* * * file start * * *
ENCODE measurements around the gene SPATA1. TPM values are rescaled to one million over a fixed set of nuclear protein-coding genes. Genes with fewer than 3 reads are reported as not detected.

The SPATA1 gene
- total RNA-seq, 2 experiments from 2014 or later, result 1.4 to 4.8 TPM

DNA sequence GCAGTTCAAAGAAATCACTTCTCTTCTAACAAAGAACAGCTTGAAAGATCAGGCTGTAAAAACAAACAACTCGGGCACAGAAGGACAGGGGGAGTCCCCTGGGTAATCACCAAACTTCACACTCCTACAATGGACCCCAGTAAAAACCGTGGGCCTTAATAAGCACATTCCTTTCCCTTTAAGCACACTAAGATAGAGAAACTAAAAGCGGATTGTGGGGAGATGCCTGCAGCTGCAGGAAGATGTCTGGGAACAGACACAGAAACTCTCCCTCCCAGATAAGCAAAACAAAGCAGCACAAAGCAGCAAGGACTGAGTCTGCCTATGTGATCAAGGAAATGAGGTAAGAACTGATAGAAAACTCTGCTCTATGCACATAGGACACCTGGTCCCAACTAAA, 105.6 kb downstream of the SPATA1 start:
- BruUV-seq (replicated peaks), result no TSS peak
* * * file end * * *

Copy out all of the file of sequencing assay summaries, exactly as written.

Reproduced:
ENCODE measurements around the gene SPATA1. TPM values are rescaled to one million over a fixed set of nuclear protein-coding genes. Genes with fewer than 3 reads are reported as not detected.

The SPATA1 gene
- total RNA-seq, 2 experiments from 2014 or later, result 1.4 to 4.8 TPM

DNA sequence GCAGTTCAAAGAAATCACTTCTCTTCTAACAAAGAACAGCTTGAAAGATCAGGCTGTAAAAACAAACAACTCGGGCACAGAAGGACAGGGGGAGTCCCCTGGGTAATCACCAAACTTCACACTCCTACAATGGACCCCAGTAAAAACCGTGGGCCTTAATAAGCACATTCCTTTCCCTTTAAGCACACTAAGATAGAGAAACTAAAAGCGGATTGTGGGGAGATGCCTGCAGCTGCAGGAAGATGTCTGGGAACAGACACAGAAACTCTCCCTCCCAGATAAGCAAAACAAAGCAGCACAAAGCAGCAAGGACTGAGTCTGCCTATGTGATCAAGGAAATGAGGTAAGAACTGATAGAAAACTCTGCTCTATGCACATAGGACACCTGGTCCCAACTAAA, 105.6 kb downstream of the SPATA1 start:
- BruUV-seq (replicated peaks), result no TSS peak